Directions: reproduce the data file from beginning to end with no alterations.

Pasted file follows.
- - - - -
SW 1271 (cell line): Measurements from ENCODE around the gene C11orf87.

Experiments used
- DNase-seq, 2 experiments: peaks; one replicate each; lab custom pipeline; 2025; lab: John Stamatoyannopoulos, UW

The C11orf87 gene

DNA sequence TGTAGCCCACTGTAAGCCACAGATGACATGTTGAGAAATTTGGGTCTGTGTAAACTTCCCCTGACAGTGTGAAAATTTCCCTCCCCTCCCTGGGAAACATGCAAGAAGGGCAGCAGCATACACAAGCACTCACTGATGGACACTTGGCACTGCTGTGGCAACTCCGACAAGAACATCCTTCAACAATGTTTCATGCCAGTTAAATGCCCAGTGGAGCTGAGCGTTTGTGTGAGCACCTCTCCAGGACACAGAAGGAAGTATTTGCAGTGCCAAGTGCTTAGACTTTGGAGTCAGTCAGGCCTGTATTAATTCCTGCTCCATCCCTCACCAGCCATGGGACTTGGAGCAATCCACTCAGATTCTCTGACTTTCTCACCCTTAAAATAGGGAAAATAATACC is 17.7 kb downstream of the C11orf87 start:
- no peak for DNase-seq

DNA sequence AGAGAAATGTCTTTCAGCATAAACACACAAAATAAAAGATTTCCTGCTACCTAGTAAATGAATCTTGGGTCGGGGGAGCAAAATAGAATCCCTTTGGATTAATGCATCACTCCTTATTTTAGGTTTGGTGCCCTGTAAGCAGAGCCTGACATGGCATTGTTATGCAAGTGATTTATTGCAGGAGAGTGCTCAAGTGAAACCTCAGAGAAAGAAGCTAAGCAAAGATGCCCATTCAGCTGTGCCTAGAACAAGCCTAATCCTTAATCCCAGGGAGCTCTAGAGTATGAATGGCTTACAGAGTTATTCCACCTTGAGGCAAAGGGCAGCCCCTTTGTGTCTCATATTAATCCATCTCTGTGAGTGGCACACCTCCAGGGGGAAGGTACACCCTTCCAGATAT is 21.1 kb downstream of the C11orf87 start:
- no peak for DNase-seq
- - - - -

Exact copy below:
SW 1271 (cell line): Measurements from ENCODE around the gene C11orf87.

Experiments used
- DNase-seq, 2 experiments: peaks; one replicate each; lab custom pipeline; 2025; lab: John Stamatoyannopoulos, UW

The C11orf87 gene

DNA sequence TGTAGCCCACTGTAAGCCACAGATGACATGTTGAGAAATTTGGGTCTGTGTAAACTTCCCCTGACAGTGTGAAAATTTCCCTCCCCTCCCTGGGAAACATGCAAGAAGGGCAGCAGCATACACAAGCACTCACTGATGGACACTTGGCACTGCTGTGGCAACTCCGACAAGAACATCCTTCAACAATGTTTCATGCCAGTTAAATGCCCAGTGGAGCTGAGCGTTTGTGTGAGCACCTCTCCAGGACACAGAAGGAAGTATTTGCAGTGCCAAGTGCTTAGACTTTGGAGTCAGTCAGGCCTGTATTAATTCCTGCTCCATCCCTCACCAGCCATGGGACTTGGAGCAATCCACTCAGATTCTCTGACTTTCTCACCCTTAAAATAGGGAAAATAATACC is 17.7 kb downstream of the C11orf87 start:
- no peak for DNase-seq

DNA sequence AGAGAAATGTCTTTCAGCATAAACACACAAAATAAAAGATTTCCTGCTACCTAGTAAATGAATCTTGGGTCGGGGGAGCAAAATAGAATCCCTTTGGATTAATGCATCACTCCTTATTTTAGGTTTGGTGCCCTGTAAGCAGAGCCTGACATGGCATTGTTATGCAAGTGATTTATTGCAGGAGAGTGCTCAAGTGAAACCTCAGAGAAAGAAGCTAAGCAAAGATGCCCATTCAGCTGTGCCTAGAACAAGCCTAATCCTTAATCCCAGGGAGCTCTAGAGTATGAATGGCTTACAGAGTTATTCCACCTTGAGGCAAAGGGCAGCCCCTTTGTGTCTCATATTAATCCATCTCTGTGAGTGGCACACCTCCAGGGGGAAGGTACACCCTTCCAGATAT is 21.1 kb downstream of the C11orf87 start:
- no peak for DNase-seq